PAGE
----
the result of observing and analyzing the work of others than an account of his
own methods. In preparation for his task, the author has observed many of the
better-known conductors in this country, both in rehearsal and in public
performance, during a period of some twelve years, and the book represents an
attempt to put into simple language and practical form the ideas gathered from
this observation. It is hoped that as a result of reading these pages the amateur
may not only have become more fully informed concerning those practical
phases of conducting about which he has probably been seeking light, but may
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DEFINITION
be inspired to further reading and additional music study in preparation for the
larger aspects of the work.
The writer wishes to acknowledge the material assistance rendered him by
Professor John Ross Frampton, of the Iowa State Teachers College, and
Professor Osbourne McConathy, of Northwestern University, both of whom
have read the book in manuscript and have given invaluable suggestions. He
wishes also to acknowledge his very large debt to Professor George Dickinson,
of Vassar College, who has read the material both in manuscript and in proof,
and to whose pointed comments and criticisms many improvements both in
material and in arrangement are due.
K.W.G.
OBERLIN
, O
HIO
June, 1918
Essentials in Conducting
CHAPTER I
INTRODUCTION
The word "conducting" as used in a musical sense now
ordinarily refers to the activities of an orchestra or chorus
leader who stands before a group of performers and gives his entire time and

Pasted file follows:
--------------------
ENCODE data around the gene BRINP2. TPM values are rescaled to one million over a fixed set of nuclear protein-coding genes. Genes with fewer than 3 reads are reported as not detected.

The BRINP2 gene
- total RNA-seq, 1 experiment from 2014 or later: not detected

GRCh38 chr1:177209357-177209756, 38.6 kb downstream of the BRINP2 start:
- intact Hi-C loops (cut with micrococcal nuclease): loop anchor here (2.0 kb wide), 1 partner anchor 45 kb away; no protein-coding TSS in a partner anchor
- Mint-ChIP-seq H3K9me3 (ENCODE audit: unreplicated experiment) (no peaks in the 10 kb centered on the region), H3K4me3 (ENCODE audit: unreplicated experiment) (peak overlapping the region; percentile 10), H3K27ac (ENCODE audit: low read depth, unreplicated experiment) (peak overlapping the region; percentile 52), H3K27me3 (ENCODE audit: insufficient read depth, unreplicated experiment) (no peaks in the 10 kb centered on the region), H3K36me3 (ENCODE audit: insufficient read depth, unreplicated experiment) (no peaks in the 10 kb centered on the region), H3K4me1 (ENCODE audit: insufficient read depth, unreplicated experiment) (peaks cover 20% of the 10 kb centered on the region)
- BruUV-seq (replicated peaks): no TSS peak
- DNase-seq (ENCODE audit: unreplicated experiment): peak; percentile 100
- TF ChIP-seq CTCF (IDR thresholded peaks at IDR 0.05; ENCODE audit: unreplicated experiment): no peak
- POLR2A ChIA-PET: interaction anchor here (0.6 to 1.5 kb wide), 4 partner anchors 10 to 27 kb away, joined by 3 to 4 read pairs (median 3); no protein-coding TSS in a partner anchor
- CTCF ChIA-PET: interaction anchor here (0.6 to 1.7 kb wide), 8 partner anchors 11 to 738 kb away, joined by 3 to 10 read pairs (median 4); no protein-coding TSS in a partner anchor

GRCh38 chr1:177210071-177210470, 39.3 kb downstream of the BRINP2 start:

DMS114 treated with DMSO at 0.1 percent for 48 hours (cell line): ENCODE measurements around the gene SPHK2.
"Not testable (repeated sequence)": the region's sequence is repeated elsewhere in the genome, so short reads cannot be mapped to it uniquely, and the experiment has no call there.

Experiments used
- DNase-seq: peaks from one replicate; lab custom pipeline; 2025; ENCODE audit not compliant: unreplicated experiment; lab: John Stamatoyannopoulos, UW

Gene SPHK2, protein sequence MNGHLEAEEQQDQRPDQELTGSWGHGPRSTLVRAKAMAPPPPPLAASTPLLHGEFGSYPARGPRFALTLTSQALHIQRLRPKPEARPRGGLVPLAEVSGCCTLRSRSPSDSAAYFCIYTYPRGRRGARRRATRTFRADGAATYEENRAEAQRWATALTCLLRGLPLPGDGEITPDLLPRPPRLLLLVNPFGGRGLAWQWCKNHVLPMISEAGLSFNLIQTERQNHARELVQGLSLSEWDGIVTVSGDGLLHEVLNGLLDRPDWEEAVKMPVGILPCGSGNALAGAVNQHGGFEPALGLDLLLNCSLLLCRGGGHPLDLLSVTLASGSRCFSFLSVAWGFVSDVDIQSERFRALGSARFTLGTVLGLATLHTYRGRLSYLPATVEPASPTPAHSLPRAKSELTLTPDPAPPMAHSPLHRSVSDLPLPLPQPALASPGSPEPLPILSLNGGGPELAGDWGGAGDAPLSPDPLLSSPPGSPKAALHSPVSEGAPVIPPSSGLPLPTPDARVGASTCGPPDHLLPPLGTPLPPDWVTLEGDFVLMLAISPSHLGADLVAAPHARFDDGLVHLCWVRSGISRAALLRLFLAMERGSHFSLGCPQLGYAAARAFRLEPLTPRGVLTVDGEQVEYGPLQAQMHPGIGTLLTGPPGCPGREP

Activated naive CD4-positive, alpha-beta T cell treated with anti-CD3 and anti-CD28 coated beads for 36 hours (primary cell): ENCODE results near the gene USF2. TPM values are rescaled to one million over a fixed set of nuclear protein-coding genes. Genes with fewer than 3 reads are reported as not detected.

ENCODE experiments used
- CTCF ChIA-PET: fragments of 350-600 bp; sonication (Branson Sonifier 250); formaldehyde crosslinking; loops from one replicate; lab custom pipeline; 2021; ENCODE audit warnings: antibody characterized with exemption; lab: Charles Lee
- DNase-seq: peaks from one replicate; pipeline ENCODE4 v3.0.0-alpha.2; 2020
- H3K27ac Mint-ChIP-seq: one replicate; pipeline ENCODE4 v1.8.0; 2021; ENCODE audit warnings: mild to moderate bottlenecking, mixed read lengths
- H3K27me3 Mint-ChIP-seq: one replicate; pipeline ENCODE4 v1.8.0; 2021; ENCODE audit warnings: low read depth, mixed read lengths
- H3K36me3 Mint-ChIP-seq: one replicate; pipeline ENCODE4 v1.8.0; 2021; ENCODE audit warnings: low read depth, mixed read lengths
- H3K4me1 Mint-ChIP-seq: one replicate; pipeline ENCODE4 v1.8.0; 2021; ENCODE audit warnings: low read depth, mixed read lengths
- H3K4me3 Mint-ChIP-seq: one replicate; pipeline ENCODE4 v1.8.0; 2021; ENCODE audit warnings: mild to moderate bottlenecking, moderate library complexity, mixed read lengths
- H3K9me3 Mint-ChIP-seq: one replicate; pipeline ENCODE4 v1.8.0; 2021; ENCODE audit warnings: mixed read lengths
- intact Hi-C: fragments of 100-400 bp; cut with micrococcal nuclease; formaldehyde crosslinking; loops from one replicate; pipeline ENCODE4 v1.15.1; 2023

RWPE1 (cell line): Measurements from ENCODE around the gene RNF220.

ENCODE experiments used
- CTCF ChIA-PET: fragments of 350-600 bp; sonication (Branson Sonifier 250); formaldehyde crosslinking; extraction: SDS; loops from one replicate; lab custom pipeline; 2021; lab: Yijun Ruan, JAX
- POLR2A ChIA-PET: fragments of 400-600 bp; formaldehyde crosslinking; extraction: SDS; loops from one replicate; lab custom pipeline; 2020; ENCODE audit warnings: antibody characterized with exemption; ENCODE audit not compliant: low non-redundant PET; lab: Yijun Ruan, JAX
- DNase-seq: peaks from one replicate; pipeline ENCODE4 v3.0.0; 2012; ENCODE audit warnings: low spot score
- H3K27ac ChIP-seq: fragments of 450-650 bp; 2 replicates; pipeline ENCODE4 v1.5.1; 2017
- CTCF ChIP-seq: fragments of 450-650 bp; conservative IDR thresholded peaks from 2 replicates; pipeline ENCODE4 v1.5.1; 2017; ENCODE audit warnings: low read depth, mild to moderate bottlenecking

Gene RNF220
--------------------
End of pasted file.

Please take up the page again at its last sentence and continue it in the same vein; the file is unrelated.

effort to directing their playing or singing, to the end that a musically effective
ensemble performance may result.
This is accomplished by means of certain conventional movements of a slender
stick called a
baton
(usually held in the right hand), as well as through such
changes of facial expression, bodily posture,
et cetera
, as will convey to the
singers or players the conductor's wishes concerning the rendition of the music.
Conducting in this sense involves the responsibility of having the music
performed at the correct tempo, with appropriate dynamic effects, with precise
attacks and releases, and in a fitting spirit. This in turn implies that many details
have been worked out in rehearsal, these including such items as making
certain that all performers sing or play the correct tones in the correct rhythm;
insisting upon accurate pronunciation and skilful enunciation of the words in
vocal music; indicating logical and musical phrasing; correcting mistakes in
breathing or bowing; and, in general, stimulating orchestra or chorus to produce
a tasteful rendition
of the music as well as an absolutely perfect
ensemble
with
all parts in correct proportion and perfect balance.
In order to have his directing at the public performance function properly, it thus
becomes the conductor's task to plan and to administer the rehearsals in such
a way that the performers may become thoroughly familiar with the music, both
in technique and in spirit. In other words, the conductor must play the part of
musical manager as well as that of artistic inspirer, and if he does not perform